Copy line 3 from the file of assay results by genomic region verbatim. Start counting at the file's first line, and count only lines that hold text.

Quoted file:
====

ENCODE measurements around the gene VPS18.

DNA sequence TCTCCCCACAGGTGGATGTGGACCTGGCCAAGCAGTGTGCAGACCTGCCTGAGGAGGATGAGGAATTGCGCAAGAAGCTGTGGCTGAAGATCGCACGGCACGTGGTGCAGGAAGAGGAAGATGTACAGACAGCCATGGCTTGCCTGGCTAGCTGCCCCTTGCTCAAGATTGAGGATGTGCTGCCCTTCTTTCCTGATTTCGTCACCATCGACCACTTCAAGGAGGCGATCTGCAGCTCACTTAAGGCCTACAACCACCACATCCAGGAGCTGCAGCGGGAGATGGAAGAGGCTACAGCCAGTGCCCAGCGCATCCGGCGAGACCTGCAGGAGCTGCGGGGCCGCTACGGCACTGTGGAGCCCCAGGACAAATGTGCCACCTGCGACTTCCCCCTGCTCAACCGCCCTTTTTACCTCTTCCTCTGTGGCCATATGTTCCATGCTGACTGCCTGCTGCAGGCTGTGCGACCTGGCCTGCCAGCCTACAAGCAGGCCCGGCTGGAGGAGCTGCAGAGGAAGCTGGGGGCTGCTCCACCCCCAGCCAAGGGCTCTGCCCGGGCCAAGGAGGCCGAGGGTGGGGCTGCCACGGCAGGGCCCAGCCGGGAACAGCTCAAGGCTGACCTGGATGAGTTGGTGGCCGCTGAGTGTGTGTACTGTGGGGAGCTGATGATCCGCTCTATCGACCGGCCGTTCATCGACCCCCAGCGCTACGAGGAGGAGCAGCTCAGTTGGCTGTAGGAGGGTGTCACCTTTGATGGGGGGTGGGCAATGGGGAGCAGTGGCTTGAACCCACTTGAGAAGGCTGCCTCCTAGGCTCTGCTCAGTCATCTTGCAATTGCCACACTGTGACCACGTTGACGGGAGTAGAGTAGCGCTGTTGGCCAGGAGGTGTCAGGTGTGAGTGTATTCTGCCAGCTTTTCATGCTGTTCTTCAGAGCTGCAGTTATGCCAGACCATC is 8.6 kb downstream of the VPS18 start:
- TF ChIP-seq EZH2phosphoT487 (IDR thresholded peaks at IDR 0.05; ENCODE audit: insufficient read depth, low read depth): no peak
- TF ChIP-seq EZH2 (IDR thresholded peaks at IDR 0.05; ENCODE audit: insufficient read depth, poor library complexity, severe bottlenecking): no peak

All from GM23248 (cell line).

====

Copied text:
- TF ChIP-seq EZH2phosphoT487 (IDR thresholded peaks at IDR 0.05; ENCODE audit: insufficient read depth, low read depth): no peak